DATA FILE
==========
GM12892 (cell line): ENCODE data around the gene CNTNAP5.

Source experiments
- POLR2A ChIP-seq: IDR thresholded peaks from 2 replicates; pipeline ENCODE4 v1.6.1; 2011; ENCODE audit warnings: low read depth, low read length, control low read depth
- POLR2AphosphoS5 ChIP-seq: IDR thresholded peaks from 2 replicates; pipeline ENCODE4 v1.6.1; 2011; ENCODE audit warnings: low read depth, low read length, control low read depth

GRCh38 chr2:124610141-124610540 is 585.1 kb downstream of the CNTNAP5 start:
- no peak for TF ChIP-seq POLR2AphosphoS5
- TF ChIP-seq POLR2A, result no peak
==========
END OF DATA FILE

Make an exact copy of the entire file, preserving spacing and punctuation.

GM12892 (cell line): ENCODE data around the gene CNTNAP5.

Source experiments
- POLR2A ChIP-seq: IDR thresholded peaks from 2 replicates; pipeline ENCODE4 v1.6.1; 2011; ENCODE audit warnings: low read depth, low read length, control low read depth
- POLR2AphosphoS5 ChIP-seq: IDR thresholded peaks from 2 replicates; pipeline ENCODE4 v1.6.1; 2011; ENCODE audit warnings: low read depth, low read length, control low read depth

GRCh38 chr2:124610141-124610540 is 585.1 kb downstream of the CNTNAP5 start:
- no peak for TF ChIP-seq POLR2AphosphoS5
- TF ChIP-seq POLR2A, result no peak